Oscars: 'Jackie's' Composer Scored Film Before Seeing It
And that's just one tale shared as the nominated composers behind 'Passengers,' 'La La Land,' 'Lion' and 'Moonlight' also dish on the inspiration behind their process.
In a category that often pays tribute to repeat performers (50-time nominee John Williams, anyone?), it’s a dramatic shift to have four first-timers vying with 14-time nominee (and composing family scion) Thomas Newman, 61, for the Oscar. Two — Volker Bertelmann, 50, and rocker Mica Levi, 29 — come from the alternative music world, while Newman, Justin Hurwitz, 32, and Nicholas Britell, 36, have more traditional music backgrounds. Here, all five share the inspirations for their nominated work, as distinct as the paths that brought them to this moment.
Newman turned to the sea for inspiration for his piano and electronic score to Morten Tyldum's space odyssey, which opens with a bosun's whistle: "In a movie like this, you're creating your own vocabulary. The only thing I could apply was this idea of a ship, in the middle of nowhere," says Newman. "The idea of a whistle, almost as an SOS, made you realize at the beginning of the movie that it was a long, long journey." Tyldum stressed to the composer that "the music could embody any human emotion," says Newman. "Space, in this case, is a setting for human exchange."
Lion (The Weinstein Co.)
Director Garth Davis originally envisioned Dustin O'Halloran and Volker Bertelmann (aka Hauschka) each taking half of the movie: Bertelmann doing piano with strings retuned, or with items placed between them, for the India portion of the film and O'Halloran's more traditional scoring for the Australian segment, but the three realized it made no sense to separate the worlds. "We mixed our styles and were very happy," says Bertelmann. Adds O'Halloran: "The whole score was about restraint. The movie almost feels like a documentary."
La La Land (Lionsgate)
Hurwitz created almost 2,000 piano cues — some as brief as 10 seconds — that he submitted to his college roommate and La La Land director Damien Chazelle as they sought to capture just the right emotion for the musical. "The score was a long and unusual process," says Hurwitz. "Some of the larger pieces ['Mia & Sebastian's Theme (Late for the Date)'] I figured out before the movie was shot." Other portions of the score were written in the composer's makeshift studio adjacent to Chazelle's editing suite. "We didn't feel like there could be any temp music, so I was on hand for the whole editing process."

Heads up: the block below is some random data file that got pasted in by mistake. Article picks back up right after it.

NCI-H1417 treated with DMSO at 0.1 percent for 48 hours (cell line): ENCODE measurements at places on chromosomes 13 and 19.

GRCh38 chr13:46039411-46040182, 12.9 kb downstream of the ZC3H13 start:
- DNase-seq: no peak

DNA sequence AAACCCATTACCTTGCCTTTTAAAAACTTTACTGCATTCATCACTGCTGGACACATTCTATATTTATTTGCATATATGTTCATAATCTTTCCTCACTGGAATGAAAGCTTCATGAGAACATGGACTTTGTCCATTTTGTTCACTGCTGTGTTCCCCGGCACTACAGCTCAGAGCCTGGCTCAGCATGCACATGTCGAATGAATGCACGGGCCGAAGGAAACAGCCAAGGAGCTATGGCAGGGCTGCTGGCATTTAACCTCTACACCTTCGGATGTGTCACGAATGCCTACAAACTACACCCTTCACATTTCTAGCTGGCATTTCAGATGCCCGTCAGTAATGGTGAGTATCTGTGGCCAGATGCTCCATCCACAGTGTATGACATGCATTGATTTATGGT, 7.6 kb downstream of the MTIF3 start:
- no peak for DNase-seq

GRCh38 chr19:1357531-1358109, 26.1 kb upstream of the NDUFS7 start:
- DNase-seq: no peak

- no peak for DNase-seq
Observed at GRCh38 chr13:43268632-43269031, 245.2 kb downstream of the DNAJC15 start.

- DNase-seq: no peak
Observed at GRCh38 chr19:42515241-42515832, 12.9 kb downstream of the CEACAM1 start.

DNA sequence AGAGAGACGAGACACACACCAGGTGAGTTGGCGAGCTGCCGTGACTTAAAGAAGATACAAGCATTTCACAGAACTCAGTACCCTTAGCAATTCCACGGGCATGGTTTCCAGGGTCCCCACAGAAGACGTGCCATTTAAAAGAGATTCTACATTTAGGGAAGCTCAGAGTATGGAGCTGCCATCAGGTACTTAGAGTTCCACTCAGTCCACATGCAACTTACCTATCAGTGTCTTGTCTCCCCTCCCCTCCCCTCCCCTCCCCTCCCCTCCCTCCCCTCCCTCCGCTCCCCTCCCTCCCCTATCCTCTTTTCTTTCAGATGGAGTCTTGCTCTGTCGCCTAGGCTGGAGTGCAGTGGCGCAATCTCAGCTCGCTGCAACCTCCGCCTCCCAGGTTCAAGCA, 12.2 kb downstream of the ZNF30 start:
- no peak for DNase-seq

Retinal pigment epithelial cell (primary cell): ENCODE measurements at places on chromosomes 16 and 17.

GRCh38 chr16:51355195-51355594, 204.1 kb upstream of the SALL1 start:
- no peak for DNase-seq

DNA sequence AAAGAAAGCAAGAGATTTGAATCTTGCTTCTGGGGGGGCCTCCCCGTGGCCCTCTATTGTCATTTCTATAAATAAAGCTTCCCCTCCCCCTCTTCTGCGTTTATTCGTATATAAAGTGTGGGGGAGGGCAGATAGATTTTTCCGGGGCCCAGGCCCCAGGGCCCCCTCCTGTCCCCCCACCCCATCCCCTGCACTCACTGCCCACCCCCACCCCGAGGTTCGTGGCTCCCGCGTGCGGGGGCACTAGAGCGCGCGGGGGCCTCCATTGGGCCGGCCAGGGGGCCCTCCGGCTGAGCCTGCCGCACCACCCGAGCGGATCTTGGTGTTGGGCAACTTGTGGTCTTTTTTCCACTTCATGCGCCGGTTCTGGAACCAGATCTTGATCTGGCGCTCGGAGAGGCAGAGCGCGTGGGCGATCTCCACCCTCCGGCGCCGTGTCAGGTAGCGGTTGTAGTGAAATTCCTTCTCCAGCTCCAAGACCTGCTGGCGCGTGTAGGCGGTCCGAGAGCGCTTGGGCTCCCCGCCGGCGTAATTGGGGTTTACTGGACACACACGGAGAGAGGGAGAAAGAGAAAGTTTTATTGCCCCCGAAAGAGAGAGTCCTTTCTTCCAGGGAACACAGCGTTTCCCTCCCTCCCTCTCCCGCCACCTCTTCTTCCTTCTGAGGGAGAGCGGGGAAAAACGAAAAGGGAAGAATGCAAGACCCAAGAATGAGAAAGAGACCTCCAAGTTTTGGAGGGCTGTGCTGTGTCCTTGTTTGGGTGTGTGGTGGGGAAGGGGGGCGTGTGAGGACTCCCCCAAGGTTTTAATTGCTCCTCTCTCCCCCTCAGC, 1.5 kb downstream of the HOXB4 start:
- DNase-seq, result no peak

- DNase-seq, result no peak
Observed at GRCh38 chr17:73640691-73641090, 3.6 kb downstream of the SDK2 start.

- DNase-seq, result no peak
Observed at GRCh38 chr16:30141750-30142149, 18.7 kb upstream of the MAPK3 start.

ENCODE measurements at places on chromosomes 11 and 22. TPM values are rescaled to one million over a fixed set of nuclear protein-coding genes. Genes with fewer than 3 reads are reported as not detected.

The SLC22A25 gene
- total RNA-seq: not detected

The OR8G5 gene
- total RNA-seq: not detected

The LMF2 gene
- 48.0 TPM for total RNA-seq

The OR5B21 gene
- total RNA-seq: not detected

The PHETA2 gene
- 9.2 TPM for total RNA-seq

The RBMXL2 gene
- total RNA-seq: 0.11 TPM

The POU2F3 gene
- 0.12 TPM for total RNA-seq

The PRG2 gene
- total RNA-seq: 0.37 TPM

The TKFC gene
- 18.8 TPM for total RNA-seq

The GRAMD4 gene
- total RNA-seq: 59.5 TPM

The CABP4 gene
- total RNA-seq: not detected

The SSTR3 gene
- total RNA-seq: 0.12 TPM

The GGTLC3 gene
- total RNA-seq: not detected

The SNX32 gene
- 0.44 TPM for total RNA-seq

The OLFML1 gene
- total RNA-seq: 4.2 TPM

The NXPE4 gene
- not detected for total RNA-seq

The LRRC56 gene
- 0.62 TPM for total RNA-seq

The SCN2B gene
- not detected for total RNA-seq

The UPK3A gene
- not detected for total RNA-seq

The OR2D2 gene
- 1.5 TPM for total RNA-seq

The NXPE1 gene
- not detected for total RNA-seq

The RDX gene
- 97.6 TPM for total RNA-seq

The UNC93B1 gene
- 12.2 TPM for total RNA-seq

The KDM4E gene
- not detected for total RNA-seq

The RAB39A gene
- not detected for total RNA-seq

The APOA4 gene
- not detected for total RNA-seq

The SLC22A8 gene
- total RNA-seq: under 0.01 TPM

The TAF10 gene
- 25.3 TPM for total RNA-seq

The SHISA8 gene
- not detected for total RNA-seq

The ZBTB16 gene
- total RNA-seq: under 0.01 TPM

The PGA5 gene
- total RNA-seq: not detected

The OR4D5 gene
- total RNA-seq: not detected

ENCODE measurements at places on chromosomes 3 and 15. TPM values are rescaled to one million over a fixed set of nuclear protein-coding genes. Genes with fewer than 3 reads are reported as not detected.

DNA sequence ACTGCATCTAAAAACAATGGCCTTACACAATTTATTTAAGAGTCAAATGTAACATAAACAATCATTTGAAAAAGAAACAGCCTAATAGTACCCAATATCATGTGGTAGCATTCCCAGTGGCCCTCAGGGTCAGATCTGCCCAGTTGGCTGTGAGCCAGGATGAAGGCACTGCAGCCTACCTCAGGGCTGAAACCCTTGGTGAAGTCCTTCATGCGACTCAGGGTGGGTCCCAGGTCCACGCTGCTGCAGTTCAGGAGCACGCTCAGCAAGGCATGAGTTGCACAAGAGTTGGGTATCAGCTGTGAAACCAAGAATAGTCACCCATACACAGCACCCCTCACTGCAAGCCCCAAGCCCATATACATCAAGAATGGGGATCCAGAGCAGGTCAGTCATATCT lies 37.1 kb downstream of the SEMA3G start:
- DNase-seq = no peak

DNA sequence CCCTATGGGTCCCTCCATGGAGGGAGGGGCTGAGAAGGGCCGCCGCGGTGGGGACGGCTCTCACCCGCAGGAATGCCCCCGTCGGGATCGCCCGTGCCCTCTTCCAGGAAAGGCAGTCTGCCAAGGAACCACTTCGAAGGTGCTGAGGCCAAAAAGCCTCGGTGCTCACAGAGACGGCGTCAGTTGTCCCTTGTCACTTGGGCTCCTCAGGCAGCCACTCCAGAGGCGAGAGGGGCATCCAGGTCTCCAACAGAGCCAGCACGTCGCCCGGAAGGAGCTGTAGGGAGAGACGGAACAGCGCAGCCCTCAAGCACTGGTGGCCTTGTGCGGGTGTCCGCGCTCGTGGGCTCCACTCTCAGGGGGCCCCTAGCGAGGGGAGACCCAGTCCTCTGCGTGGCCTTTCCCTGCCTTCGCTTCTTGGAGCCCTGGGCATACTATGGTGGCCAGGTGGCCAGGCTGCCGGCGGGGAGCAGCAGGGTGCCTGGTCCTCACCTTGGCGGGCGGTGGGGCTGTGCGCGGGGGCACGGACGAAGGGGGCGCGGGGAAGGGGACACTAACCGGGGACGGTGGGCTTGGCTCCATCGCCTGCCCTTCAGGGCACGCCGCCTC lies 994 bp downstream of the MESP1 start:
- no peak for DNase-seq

Jackie (Fox Searchlight)
Distorted strings and delicate woodwinds give Jackie, Levi's second score following 2013's Under the Skin, a haunting tone that matches director Pablo Larrain's moody portrayal of first lady Jacqueline Kennedy in the weeks after JFK's assassination. Levi, who as Micachu fronts the British alternative act Good Bad Happy Sad, utilized glissandos to place the score in the 1960s and highlight Kennedy's cool elegance. Though composers usually work to an early cut, Levi composed without seeing the movie, sending sketches to Larrain, who then edited the film to her music.
Barry Jenkins' words provided Britell with all the inspiration he needed to come up with his innovative score for the film. "The moment I read the screenplay and saw the early cut, there was a profound feeling of poetry," he says. "I was so moved by that feeling of tenderness and intimacy. That was my way in: What is the musical analog of that? How do you express that feeling musically?" Britell applied a hip-hop technique called "chopped and screwed" to his classical themes by slowing them down and changing pitch to often render the violins and cello strains unrecognizable from their original form.
This story first appeared in the Feb. 24 issue of The Hollywood Reporter magazine. To receive the magazine, click here to subscribe.